More than 100 UAE-based women entrepreneurs on Saturday took part in the Dubai edition of the Vital Voices Global Mentoring Walk, an annual event that is held in more than 60 countries around the world to mark International Women’s Day.
Organized by Mompreneurs Middle East, a B2B platform helping GCC-based female entrepreneurs to promote and grow their businesses, the event, which was being held for the second time in Dubai, took place at the Dubai Polo and Equestrian Club, Arabian Ranches. It was organized in cooperation with Vital Voices Global Leadership Network (GLN), a US-based NGO that trains emerging women leaders and social entrepreneurs around the globe. The event, which was sponsored by Virgin Megastore, Microsoft, Barilla, Neutrogena, Sublime, and Castellet, was also attended by students from Middlesex University and Hult Business School.
Following a welcome note by the event’s organizer, Mona Tavassoli, founder of Mompreneurs Middle East, and a Q&A session with Donna Benton, founder of The Entertainer, the participants walked around the polo field to facilitate the development of mentor-mentee relationships among the attendees, with each round taking about 20 minutes to complete. After the first round, the mentors and mentees were allowed to continue walking together, or carry on their discussion at the tables in the networking area. Commenting on the event’s significance, Tavassoli said, “The Global Mentoring Walk initiative has some real, tangible results for the ladies who take part… We had one participant last year pivot her business idea based on the conversation she had with her mentor.”
While such events allow for the initiation of mentor-mentee relationships, Tavassoli noted that achieving a congruent alignment is a persistent challenge. “Both members of this relationship need to know why they are doing it,” she says. “If that alignment isn't in place, the relationship falls apart. During an entrepreneurship course I was participating in a while ago, I was assigned to a mentor who was very knowledgeable and experienced, and who genuinely wanted to help me succeed in my project, but who wasn't able to dedicate the time required to make sure that I got the insight I needed. And, in another instance, I was very excited about the opportunity to be mentored by a lady, who I believed would be able to give me a lot of insight, but, unfortunately, she felt that I would be a competitor to her business and wasn't comfortable taking me on as a mentor.”
“That is the reason why we decided to bring the Global Mentoring Walk to Dubai,” Tavassoli said. “We wanted to make it possible for women to spend a little bit of time conversing with leaders in their fields and getting a feel for what mentorship is really about.”
One of the participants, Tehzeeb Ahmed, Managing Partner of Buzzy Bee Communications, a Dubai-based startup- and SME- focused PR agency, explains that entrepreneurs face a challenge of not being able to “work on their business,” due to being busy “working in their business.” “When a mentor has committed to being able to provide the time to meet despite their own hectic schedule, and a mentee is not able to commit to the times agreed, that can lead to demotivation from a mentor, or the feeling that their time is best invested with entrepreneurs who are truly seeking advice and have the time to put towards growth,” she said. “The same applies to mentors.”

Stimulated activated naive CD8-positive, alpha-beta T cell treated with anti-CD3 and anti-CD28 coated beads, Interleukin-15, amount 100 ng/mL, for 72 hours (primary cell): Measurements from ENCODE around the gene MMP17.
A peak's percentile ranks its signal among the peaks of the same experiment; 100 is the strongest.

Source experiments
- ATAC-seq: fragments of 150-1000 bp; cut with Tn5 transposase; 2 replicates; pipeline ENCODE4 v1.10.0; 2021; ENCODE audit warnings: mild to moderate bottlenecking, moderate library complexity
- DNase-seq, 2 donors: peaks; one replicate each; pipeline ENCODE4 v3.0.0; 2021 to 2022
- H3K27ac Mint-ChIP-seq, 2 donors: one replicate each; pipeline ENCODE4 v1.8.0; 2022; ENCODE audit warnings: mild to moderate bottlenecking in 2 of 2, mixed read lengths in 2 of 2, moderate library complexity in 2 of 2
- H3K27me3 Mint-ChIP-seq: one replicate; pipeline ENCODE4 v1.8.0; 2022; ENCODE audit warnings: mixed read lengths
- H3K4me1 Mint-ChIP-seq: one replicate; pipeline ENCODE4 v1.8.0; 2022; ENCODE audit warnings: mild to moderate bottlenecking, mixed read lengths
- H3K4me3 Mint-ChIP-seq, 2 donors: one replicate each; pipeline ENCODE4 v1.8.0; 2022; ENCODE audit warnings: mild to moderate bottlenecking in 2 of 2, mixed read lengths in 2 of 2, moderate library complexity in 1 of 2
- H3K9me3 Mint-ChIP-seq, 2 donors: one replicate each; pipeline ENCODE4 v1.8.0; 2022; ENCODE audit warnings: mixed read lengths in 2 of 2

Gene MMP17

One possible solution to this problem, Ahmed says, is setting expectations at the beginning of a mentor-mentee relationship regarding time commitments and cancelations. “In my Accountability Group with EO Accelerator, we pay AED50 as a small penalty to our mentor if we are late. We are also allowed a total of three cancelations through our term and that is it. Expectations in the form of a decorum document are sent out and signed at the beginning of each year.”
Serving as a mentor, Carol Talbot, a Dubai-based NLP (neuro linguistic programming) master trainer and expert, adds that mentees need to be clear on what specifically they want to achieve. "It is the advice, support and guidance and not your mentor doing everything for you," she says.
"When I was first starting out in the field of NLP, I chose two mentors who both worked in the same field but in different ways. One of my mentors had more experience in the business arena while the other focused on public programs. Twelve years ago, my company had not ventured into the arena of public programs, so his guidance, experience, expertise and willingness to share shifted our business model enormously."
The Global Mentoring Walk initiative was launched in 2008 to empower young women professionals in the United States, but has since expanded to 130 mentoring walks taking place in more than 60 countries worldwide and attracting more than 17,000 women.
Last year, Mompreneurs Middle East organized the first Mentoring Walk in Dubai in partnership with Reach Mentoring and the Dubai Business Women Council, with 70 mentors and mentees in attendance.